Wishing Upon an Art Exhibit at New Museum

What would you ask for, if you could have just one wish come true?

It’s a word we tend to toss around rather casually: “I wish it wasn’t so hot out,” “I wish I had a cheeseburger,”  “I wish Jersey Shore was on already.”

Maybe it’s because we don’t often take the time to think about what we really want — or maybe what you really want is more Jersey Shore. Either way, Brazilian artist Rivane Neuenschwander is asking New Yorkers to tell her what they're wishing for.

And those wishes are part of her exhibition at the New Museum on the Bowery in lower Manhattan.  The collection, entitled “A Day Like Any Other,” includes an installation called “I Wish Your Wish.”

Situated on the ground floor, the installation is visible from the street: a white-walled room bedecked with thin, vividly colored ribbons.

When you get closer -- which is easy to do since “I Wish Your Wish” is open free of charge -- you can make out the words neatly printed on the ribbons.

Some are cheerful and even funny: “I wish for magical powers.”  “I wish I was drinking a margarita in my favorite bar in Mexico.”  Some are classic: “I wish for world peace.”

In other cases, the ribbons’ bright colors belie their sobering words: “I wish I could get rid of guilt.” “I wish I had the courage to divorce my husband.” “I wish my pains wouldn’t limit my actions.”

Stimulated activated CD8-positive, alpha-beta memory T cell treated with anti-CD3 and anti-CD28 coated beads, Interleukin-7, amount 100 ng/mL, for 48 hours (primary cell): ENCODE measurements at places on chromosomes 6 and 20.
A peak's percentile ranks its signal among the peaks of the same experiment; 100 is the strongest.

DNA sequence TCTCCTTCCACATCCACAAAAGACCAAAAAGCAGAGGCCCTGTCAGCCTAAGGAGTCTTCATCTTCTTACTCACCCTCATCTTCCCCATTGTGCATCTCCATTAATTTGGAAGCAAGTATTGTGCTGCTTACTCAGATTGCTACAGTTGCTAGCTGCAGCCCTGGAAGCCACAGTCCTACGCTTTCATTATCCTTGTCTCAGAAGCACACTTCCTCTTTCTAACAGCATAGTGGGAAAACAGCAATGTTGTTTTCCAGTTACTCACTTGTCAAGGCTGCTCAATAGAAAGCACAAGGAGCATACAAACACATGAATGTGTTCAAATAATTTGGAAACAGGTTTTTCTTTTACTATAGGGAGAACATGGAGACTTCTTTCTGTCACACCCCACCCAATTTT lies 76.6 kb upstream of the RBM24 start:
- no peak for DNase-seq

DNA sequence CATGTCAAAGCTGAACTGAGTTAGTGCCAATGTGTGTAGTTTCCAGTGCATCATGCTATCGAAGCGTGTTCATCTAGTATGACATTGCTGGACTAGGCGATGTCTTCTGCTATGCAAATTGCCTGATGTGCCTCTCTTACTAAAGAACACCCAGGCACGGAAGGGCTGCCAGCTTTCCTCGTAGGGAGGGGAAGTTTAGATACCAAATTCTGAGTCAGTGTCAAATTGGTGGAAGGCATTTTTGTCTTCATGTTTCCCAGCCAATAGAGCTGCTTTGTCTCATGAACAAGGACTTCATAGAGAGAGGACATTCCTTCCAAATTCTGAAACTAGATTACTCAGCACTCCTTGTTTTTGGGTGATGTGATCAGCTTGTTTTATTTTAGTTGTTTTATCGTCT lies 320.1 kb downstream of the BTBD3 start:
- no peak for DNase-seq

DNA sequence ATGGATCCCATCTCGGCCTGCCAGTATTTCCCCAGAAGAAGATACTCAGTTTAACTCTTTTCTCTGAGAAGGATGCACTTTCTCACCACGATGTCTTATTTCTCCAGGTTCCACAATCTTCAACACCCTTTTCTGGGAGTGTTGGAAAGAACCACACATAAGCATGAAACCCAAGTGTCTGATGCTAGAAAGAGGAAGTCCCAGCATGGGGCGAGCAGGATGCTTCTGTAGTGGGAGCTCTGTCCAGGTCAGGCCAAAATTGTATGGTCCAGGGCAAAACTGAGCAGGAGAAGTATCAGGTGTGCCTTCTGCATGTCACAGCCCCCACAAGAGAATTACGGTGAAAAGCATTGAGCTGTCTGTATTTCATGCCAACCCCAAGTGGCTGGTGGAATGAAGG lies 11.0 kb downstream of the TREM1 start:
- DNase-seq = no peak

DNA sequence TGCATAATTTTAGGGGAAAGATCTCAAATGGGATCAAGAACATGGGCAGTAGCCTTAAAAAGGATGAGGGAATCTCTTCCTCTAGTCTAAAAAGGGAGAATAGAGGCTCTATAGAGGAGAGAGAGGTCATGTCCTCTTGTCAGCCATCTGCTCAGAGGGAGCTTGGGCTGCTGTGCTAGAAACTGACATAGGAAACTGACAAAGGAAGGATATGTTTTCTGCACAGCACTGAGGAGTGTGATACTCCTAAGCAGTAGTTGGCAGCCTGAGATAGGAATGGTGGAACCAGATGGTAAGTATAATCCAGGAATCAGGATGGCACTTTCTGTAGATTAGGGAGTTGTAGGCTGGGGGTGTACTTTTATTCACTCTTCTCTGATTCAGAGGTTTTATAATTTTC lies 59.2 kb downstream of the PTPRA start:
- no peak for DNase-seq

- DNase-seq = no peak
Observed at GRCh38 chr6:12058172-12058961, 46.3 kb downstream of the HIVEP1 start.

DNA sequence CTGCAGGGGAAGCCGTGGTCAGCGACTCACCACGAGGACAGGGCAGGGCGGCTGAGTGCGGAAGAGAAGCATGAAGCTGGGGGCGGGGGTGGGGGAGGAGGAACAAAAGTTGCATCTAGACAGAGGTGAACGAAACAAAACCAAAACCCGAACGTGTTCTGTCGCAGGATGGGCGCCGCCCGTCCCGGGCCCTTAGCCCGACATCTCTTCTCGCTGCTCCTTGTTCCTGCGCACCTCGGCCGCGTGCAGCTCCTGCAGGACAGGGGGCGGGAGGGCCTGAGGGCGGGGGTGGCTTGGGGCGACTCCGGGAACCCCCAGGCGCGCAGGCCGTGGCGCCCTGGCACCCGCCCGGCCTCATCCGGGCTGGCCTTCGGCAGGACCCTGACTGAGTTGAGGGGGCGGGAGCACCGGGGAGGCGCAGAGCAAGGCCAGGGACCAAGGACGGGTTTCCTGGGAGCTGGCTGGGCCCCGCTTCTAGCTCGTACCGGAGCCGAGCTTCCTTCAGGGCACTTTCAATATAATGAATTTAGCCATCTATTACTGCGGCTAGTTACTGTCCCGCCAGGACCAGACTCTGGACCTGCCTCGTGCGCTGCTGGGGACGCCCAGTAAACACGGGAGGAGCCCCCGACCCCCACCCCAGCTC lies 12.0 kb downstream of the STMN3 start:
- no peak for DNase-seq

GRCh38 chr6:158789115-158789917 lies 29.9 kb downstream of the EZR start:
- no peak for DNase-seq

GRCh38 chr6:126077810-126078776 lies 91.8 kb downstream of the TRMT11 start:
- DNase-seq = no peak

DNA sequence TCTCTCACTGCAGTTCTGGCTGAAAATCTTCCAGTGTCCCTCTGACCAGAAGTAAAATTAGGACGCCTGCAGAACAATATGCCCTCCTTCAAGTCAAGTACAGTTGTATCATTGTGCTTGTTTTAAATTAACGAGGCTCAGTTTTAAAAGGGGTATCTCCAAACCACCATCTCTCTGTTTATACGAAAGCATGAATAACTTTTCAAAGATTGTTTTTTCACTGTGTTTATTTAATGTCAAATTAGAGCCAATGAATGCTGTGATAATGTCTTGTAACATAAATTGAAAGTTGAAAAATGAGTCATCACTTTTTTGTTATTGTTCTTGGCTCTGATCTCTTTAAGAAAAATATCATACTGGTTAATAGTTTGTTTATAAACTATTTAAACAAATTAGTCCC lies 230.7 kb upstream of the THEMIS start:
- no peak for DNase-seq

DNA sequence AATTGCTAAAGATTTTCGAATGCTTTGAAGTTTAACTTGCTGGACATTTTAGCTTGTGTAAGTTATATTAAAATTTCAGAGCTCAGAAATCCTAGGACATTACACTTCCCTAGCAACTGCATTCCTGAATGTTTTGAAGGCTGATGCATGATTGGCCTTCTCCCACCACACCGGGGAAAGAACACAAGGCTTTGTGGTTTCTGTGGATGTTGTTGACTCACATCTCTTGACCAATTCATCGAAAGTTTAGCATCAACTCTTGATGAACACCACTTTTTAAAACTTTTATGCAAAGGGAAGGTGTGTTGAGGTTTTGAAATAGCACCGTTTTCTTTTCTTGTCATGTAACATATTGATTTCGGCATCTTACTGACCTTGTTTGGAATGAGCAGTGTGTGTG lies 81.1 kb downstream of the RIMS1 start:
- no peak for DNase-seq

Hundreds of visitors have looked over the wishes hung on the walls, fingering the ribbons and reading the wishes.  Their reactions range from amused chuckles to solemn empathy.  And if you find a ribbon that resonates particularly strongly with you, take it off the wall and tie it to your wrist. 

Then you can write a wish of your own onto a piece of paper and slip it one of the ten thousand holes in the wall from which the ribbons hang. Neuenschwander collects viewers’ wishes, condenses them, and prints them on new ribbons, to be hung in future installations of “I Wish Your Wish.”

“People come in, they find things that they feel are suitable for them or things that they really want, things they’re amused by,” explains museum director Richard Flood.  “Then you tie it on and you knot it three times, and legend has it that when it erodes off your wrist or your ankle…your wish will come true.”

It’s based on a tradition at the church of Nosso Senhor do Bonfim in Salvador da Bahia, in Neuenschwander’s native Brazil, where people tie ribbons with wishes onto their wrists and to the church gates, hoping and trusting that their wishes will come true when the ribbon wears away.

Neuenschwander’s “I Wish Your Wish” has been traveling across the globe since 2003.  Through this exhibit, people who have never met have been wishing each other’s wishes.  It has been traveling the globe since 2003.  “We’re working with wishes primarily from Pittsburg,” said Flood.

“[Neuenschwander] is somebody who I’ve been watching and completely engaged in the kind of social interaction that she brings to the work," said Flood.

“It just seemed logical,” he continued, “to bring a new kind of talent, somebody who is changing the traditional notions of what art can be -- an artist who also believes that we’re all capable of making art.”

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